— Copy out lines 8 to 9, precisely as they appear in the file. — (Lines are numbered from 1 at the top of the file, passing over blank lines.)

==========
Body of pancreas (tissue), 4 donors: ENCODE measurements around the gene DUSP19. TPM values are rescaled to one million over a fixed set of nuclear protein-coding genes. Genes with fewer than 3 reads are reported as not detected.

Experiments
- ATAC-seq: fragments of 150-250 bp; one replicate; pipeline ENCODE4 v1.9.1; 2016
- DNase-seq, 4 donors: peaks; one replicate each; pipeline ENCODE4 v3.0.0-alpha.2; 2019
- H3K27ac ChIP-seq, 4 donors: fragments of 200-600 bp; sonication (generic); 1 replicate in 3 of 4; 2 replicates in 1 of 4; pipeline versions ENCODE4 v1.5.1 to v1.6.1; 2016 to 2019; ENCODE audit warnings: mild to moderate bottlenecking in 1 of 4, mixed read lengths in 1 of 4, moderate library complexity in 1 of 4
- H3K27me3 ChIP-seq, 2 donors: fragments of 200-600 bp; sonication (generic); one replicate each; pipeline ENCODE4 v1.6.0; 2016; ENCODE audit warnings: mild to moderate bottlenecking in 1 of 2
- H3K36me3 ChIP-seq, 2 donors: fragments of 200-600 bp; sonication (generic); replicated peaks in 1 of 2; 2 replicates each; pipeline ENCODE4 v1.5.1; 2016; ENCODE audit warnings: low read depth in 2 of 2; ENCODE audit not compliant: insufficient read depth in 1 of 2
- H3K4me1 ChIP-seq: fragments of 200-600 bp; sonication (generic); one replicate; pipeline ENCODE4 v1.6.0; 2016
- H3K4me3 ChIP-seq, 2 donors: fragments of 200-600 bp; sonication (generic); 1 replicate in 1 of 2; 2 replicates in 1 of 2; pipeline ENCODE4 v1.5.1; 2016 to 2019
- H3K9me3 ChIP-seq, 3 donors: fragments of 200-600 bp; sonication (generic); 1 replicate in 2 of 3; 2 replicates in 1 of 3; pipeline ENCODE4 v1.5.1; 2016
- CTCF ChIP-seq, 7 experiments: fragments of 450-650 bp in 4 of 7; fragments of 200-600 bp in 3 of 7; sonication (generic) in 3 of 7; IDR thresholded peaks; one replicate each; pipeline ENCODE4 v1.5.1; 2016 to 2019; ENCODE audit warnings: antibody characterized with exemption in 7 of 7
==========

- H3K4me1 ChIP-seq: fragments of 200-600 bp; sonication (generic); one replicate; pipeline ENCODE4 v1.6.0; 2016
- H3K4me3 ChIP-seq, 2 donors: fragments of 200-600 bp; sonication (generic); 1 replicate in 1 of 2; 2 replicates in 1 of 2; pipeline ENCODE4 v1.5.1; 2016 to 2019